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The Yiddish Press

Over 150 Yiddish dailies, weeklies, monthlies, journals, and yearbooks appeared in New York City between 1885 and 1914. They played a strong role in the lives of Jewish immigrants by keeping them informed about world affairs in their own language and by providing a forum for immigrant writers and political activists.

In this excerpt from his work about ghetto life, the journalist Hutchins Hapgood's describes Yiddish papers in 1897, the year one of the most famous of all Yiddish papers, the Jewish Daily Forward, was founded.

 

 

 

 

Yiddish newspapers have, as compared with their contemporaries in the English language, the strong interest of great freedom of expression. They are controlled rather by passion than by capital. It is their joy to pounce on controlling wealth and to take the side of the laborer against the employer. A large proportion of the articles are signed, a custom in striding contrast with that of the American newspaper. . . . the new freedom of the Jews, who in Russia had no journal in the common Yiddish, runs in these New York papers into an emotional extreme, a license which is apt to distort the news and to give over the editorial pages to virulent party disputes.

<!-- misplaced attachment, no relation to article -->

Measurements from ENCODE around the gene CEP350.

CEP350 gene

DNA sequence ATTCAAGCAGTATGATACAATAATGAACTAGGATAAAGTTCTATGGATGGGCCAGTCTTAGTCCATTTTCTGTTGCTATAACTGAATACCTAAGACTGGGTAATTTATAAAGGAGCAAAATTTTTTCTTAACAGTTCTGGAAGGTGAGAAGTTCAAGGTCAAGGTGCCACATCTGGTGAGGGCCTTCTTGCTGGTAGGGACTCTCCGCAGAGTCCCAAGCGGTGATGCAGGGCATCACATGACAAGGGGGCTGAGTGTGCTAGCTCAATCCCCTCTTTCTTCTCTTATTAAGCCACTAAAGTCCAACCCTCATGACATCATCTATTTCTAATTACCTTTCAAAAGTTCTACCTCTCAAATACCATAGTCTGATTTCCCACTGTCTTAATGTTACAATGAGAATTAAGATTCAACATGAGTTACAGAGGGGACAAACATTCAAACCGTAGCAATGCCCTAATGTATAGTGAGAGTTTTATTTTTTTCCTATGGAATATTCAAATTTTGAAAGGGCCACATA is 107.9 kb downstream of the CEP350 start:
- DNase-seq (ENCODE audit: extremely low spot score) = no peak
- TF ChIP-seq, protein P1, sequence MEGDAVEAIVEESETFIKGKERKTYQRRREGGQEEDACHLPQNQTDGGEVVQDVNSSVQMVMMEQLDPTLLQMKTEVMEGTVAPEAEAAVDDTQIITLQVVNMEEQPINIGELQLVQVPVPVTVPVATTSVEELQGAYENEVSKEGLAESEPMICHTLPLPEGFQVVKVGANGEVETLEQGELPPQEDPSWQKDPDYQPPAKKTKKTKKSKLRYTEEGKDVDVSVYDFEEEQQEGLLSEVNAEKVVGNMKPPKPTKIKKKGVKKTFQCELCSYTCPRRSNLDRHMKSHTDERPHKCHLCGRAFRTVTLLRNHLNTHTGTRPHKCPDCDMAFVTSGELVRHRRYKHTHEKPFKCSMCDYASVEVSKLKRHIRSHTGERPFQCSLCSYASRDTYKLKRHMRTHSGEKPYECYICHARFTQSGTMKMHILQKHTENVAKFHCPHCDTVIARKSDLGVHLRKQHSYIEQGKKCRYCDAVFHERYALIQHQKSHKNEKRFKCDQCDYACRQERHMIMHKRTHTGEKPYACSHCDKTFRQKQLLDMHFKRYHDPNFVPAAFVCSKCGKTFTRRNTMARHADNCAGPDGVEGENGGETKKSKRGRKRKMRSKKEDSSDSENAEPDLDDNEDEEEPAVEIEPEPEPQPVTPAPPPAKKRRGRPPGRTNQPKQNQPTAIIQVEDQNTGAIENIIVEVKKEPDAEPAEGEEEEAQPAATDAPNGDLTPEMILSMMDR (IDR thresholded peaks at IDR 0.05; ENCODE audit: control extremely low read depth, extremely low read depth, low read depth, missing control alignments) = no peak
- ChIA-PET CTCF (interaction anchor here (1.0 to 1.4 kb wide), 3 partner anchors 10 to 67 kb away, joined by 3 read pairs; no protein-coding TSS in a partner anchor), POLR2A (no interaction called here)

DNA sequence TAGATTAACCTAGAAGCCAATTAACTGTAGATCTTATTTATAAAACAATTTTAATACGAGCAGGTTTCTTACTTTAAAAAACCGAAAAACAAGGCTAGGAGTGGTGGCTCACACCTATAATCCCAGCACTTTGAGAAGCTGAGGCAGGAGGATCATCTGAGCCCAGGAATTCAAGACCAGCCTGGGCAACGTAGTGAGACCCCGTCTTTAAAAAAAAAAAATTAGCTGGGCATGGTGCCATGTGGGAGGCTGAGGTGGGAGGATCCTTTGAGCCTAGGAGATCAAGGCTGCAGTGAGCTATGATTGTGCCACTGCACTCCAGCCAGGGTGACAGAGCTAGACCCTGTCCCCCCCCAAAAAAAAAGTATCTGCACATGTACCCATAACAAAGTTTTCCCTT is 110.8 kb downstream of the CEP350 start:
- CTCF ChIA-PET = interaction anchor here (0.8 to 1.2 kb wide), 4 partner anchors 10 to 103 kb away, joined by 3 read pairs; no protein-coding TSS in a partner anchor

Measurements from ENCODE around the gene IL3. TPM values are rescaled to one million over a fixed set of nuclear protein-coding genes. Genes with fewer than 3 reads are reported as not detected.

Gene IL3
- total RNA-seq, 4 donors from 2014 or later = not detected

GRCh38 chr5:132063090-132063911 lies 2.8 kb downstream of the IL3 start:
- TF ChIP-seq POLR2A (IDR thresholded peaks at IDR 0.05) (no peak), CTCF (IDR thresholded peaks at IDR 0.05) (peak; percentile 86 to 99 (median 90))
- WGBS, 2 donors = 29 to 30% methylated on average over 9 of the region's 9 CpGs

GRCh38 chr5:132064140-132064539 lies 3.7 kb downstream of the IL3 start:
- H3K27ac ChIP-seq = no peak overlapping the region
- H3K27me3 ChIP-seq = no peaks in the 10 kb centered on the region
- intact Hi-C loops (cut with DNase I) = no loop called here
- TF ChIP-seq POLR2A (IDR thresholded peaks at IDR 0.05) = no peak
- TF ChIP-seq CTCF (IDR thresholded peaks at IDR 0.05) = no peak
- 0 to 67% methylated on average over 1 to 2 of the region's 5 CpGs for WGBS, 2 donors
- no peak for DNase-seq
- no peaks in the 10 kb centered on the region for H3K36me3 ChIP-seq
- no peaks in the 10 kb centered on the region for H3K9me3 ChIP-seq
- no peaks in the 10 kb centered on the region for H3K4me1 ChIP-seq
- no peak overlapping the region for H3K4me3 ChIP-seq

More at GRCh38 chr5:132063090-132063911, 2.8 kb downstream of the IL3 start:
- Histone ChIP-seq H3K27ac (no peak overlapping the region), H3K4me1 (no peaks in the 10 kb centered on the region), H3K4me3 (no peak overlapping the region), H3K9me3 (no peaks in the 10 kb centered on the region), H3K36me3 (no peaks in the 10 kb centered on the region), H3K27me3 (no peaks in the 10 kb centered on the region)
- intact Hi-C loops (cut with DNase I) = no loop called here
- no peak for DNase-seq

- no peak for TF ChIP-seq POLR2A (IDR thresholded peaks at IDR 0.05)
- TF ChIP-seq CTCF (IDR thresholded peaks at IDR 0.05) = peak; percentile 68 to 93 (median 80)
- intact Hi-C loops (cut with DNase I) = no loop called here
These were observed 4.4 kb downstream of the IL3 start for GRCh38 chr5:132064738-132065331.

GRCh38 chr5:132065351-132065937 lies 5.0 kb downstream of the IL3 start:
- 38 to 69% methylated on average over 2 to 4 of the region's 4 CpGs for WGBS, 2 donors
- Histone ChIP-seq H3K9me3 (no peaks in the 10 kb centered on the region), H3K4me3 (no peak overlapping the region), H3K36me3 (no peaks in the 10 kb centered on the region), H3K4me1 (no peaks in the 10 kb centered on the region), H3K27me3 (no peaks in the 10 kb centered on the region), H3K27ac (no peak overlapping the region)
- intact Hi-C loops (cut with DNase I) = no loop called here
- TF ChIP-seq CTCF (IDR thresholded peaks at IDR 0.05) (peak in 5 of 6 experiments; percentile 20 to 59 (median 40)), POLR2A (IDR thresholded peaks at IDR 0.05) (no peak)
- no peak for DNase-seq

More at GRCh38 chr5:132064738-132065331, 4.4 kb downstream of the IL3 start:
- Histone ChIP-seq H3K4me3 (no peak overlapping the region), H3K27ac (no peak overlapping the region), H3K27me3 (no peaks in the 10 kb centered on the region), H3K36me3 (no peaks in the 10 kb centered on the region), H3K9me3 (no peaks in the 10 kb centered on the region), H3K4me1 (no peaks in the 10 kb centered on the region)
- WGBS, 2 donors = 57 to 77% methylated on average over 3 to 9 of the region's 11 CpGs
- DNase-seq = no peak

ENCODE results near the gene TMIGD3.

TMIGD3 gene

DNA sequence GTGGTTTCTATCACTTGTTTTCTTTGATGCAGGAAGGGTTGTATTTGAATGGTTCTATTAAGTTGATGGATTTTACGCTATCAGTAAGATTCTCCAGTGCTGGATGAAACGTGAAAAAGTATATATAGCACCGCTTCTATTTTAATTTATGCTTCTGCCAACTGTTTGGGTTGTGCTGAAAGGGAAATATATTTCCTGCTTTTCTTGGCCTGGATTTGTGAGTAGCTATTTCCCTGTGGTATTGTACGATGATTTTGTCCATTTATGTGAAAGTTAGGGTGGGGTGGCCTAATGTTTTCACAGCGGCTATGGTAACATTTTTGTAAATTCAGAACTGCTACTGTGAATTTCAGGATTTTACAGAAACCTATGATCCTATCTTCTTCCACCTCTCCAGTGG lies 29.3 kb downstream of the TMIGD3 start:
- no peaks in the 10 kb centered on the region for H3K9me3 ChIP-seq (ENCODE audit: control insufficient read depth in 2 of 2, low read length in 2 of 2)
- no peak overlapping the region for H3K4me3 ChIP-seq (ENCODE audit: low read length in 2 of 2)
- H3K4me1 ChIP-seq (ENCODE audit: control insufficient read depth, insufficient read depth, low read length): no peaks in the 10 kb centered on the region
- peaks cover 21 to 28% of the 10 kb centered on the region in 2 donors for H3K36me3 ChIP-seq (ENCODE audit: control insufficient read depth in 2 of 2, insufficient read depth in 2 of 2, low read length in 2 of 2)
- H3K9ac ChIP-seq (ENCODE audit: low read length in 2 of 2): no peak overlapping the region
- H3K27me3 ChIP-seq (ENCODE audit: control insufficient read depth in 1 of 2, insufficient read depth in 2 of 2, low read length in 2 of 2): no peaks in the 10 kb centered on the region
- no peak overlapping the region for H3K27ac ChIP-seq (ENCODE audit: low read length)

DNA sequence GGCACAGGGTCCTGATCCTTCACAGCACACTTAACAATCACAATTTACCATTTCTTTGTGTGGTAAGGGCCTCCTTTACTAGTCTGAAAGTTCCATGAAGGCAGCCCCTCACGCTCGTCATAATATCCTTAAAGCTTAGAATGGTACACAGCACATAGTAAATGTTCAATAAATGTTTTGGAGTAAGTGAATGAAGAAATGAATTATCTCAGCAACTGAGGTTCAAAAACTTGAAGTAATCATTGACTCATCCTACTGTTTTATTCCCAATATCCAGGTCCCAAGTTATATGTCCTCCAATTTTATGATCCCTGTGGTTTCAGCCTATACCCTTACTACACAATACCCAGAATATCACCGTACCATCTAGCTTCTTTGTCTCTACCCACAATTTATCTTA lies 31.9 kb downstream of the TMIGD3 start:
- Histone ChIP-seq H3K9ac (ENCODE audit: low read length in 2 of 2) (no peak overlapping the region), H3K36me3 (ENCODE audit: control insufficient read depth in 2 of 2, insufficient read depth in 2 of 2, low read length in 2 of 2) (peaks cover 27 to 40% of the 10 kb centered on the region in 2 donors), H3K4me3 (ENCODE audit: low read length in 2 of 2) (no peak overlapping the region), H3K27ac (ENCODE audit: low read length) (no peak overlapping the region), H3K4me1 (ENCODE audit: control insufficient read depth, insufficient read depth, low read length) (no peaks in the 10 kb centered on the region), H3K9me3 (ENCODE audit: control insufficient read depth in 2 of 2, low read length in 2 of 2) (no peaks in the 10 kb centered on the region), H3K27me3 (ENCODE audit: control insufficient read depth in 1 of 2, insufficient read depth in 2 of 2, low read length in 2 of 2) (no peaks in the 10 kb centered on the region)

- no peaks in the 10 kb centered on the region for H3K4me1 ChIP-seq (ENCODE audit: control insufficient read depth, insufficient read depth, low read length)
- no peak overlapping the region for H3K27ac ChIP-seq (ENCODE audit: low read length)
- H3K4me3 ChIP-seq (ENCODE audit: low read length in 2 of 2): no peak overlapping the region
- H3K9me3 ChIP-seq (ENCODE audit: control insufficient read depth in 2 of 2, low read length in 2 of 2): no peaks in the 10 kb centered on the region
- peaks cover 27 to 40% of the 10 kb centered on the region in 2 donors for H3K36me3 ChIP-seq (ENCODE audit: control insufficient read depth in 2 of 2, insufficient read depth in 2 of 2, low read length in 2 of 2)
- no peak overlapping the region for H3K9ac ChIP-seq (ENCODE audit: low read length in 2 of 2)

Nevertheless, the Yiddish press, particularly the socialist branch of it, is an educative element of great value in the ghetto. It has helped essentially to extend the intellectual horizon of the Jew beyond the boundaries of the Talmud, and has largely displaced the rabbi in the position of teacher of the people . . . for the first time [they] lay the news of the world before the poor Jewish people.

The make-up of the Yiddish newspaper is in a general way similar to that of its American contemporary. The former is much smaller, however. . . . The staff is very limited, consisting of a few editors, and usually, only one reporter for the local news of the quarter. They give more space proportionately than any American paper to pure literature . . . and to scientific articles. The interesting feature of these newspapers, however, consists in their rivalries and their differences in principle.

Yiddish journalism in New York began about thirty years ago, and continued in unimportant and unrepresentative newspapers until about twelve years ago [1885], when the Tageblatt, the first daily newspaper, and the Arbeiterzeitung (an important socialist weekly . . . ) came into existence. The Tageblatt . . . is the most conservative, it is national and Orthodox, and fights tooth and nail for whatever is distinctly Jewish in customs, literature, language and religion. It hates the reform sects in religion. . . .

Sympathetic with workingmen and not antagonistic to the employers of the ghetto, the Tageblatt conventionally unites all the Jewish interests it consistently can, and has admittedly the largest circulation of any daily paper in the ghetto. . . .

The socialist weekly, the Arbeiterzeitung, marked the beginning of the most vital journalism of the East Side, and stood in striking contrast to the Tageblatt. . . . The purpose of the organizers of the Arbeiterzeitung publishing association was to educate the people, promulgate the doctrines of socialism, and be altogether the organ of the workman against the employer. From the outset, beginning in 1890, the Arbeiterzeitung was a popular and influential paper.

 

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